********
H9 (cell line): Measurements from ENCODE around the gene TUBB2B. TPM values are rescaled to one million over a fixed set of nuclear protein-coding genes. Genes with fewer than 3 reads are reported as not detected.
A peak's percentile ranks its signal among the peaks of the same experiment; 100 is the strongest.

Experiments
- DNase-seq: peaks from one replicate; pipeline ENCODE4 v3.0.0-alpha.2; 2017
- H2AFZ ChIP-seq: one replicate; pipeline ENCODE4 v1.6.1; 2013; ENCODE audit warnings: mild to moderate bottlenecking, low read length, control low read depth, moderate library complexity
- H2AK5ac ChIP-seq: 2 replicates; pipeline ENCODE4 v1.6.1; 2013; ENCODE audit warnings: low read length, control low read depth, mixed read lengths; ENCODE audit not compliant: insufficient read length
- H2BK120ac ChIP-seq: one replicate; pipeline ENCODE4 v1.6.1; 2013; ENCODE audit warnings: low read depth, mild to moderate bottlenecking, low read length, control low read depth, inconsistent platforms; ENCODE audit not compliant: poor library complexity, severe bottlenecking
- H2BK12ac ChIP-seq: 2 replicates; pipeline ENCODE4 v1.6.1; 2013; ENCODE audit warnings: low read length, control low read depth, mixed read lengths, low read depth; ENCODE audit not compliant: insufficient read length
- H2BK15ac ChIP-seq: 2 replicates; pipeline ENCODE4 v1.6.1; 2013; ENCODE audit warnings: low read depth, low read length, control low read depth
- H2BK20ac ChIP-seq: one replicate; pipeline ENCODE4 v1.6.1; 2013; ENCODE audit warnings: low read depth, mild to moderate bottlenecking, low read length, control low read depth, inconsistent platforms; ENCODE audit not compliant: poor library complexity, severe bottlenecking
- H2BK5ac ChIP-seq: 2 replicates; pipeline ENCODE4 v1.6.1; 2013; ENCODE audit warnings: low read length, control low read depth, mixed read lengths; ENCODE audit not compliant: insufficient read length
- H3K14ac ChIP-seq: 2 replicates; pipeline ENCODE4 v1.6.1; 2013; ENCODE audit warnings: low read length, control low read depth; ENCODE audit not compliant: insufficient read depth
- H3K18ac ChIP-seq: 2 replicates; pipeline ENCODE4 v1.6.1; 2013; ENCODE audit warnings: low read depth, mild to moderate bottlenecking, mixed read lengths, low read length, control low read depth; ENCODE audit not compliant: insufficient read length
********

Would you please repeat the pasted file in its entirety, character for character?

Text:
H9 (cell line): Measurements from ENCODE around the gene TUBB2B. TPM values are rescaled to one million over a fixed set of nuclear protein-coding genes. Genes with fewer than 3 reads are reported as not detected.
A peak's percentile ranks its signal among the peaks of the same experiment; 100 is the strongest.

Experiments
- DNase-seq: peaks from one replicate; pipeline ENCODE4 v3.0.0-alpha.2; 2017
- H2AFZ ChIP-seq: one replicate; pipeline ENCODE4 v1.6.1; 2013; ENCODE audit warnings: mild to moderate bottlenecking, low read length, control low read depth, moderate library complexity
- H2AK5ac ChIP-seq: 2 replicates; pipeline ENCODE4 v1.6.1; 2013; ENCODE audit warnings: low read length, control low read depth, mixed read lengths; ENCODE audit not compliant: insufficient read length
- H2BK120ac ChIP-seq: one replicate; pipeline ENCODE4 v1.6.1; 2013; ENCODE audit warnings: low read depth, mild to moderate bottlenecking, low read length, control low read depth, inconsistent platforms; ENCODE audit not compliant: poor library complexity, severe bottlenecking
- H2BK12ac ChIP-seq: 2 replicates; pipeline ENCODE4 v1.6.1; 2013; ENCODE audit warnings: low read length, control low read depth, mixed read lengths, low read depth; ENCODE audit not compliant: insufficient read length
- H2BK15ac ChIP-seq: 2 replicates; pipeline ENCODE4 v1.6.1; 2013; ENCODE audit warnings: low read depth, low read length, control low read depth
- H2BK20ac ChIP-seq: one replicate; pipeline ENCODE4 v1.6.1; 2013; ENCODE audit warnings: low read depth, mild to moderate bottlenecking, low read length, control low read depth, inconsistent platforms; ENCODE audit not compliant: poor library complexity, severe bottlenecking
- H2BK5ac ChIP-seq: 2 replicates; pipeline ENCODE4 v1.6.1; 2013; ENCODE audit warnings: low read length, control low read depth, mixed read lengths; ENCODE audit not compliant: insufficient read length
- H3K14ac ChIP-seq: 2 replicates; pipeline ENCODE4 v1.6.1; 2013; ENCODE audit warnings: low read length, control low read depth; ENCODE audit not compliant: insufficient read depth
- H3K18ac ChIP-seq: 2 replicates; pipeline ENCODE4 v1.6.1; 2013; ENCODE audit warnings: low read depth, mild to moderate bottlenecking, mixed read lengths, low read length, control low read depth; ENCODE audit not compliant: insufficient read length